London-based femtech company Elvie has just launched the world's first silent wearable breast pump. The device is free from the tubes and distinctive noises of a traditional pump, allowing discreet and hands-free milk expressing.
The Elvie Pump sits in the wearer's bra, allowing the user to continue with daily tasks while expressing milk. Like Elvie's Kegel training device (see our blog), the pump comes with an app that records data on factors such as milk production and pumping history. More importantly, the app allows the device to be controlled remotely, meaning the user doesn't need to fiddle with the pump while it's in their bra. The device has the potential to revolutionise breastfeeding for all mothers, especially those who return to work while still pumping. A single pump costs £229 ($300), with the double unit retailing for £429 ($560).
Traditional pumps are noisy and require the use of bulky machinery, often forcing users to find a private place in which to express. In the UK, although mothers have no legal right to breastfeeding breaks in the workplace, employers must meet obligations under health and safety, flexible working and discrimination laws (NCT, 2017). The NHS advises that the toilet, often one of the only private spaces available in a workplace, is not a suitable place in which to express milk (NHS, 2018).
The Elvie Pump is designed to be unnoticeable and allows women to express discreetly, as highlighted in its promotional video. Brands stand to benefit by following Elvie's example and providing tech that supports breastfeeding mothers. The hashtag #NormalizeBreastfeeding has over 740,000 mentions on Instagram, illustrating the growing movement towards destigmatising this natural act.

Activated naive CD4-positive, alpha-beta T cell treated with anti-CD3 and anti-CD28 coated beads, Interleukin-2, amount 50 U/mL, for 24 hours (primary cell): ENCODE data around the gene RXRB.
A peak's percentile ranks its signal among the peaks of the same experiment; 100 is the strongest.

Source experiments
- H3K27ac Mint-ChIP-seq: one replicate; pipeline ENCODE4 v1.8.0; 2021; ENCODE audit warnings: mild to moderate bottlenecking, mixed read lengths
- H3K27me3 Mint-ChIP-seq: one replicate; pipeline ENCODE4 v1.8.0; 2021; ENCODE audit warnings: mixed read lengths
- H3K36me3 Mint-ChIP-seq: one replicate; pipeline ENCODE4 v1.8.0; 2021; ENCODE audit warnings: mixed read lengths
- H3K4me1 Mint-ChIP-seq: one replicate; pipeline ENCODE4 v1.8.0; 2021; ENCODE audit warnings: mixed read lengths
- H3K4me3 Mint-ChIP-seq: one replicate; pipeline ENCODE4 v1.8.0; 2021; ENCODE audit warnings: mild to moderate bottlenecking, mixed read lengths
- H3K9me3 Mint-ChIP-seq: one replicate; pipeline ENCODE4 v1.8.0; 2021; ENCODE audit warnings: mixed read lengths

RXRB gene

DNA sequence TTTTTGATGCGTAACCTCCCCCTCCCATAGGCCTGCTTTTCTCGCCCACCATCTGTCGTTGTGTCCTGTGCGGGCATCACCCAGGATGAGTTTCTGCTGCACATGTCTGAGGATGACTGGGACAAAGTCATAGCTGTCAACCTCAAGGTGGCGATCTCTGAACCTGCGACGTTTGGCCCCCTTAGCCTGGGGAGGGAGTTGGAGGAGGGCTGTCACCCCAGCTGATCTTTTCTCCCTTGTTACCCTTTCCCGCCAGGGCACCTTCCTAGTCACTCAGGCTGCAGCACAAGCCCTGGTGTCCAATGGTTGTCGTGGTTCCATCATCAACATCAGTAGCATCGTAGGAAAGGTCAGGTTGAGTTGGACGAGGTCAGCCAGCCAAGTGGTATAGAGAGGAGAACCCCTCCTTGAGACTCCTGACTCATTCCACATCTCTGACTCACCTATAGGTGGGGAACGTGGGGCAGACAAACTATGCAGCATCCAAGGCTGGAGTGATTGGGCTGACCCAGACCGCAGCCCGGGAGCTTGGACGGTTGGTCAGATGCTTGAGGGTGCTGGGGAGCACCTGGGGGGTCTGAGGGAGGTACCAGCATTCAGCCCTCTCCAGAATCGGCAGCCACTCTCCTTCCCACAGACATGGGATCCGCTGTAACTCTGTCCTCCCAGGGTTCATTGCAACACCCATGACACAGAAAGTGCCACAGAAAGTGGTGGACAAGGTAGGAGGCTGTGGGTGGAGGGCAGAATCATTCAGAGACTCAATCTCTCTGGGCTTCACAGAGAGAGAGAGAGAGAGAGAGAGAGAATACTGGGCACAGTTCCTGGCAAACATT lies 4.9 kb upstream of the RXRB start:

Our report Motherhood highlights further ways in which consumers can be supported in this chapter of their lives.
Can creative inspiration be found outside of the melting pot of urban centres? And can innovation thrive in a rural setting? New book City Quitters by UK trend forecaster (and out-of-house Stylus expert) Karen Rosenkranz explores how young designers are moving further afield in search of a fresh perspective for their work.
As explored in New Metropolitans, cities are undergoing a demographic shift. Millennials (aged 24 to 37) are increasingly relocating out of urban areas, while boomers (aged 54 to 72) are stepping in to their place.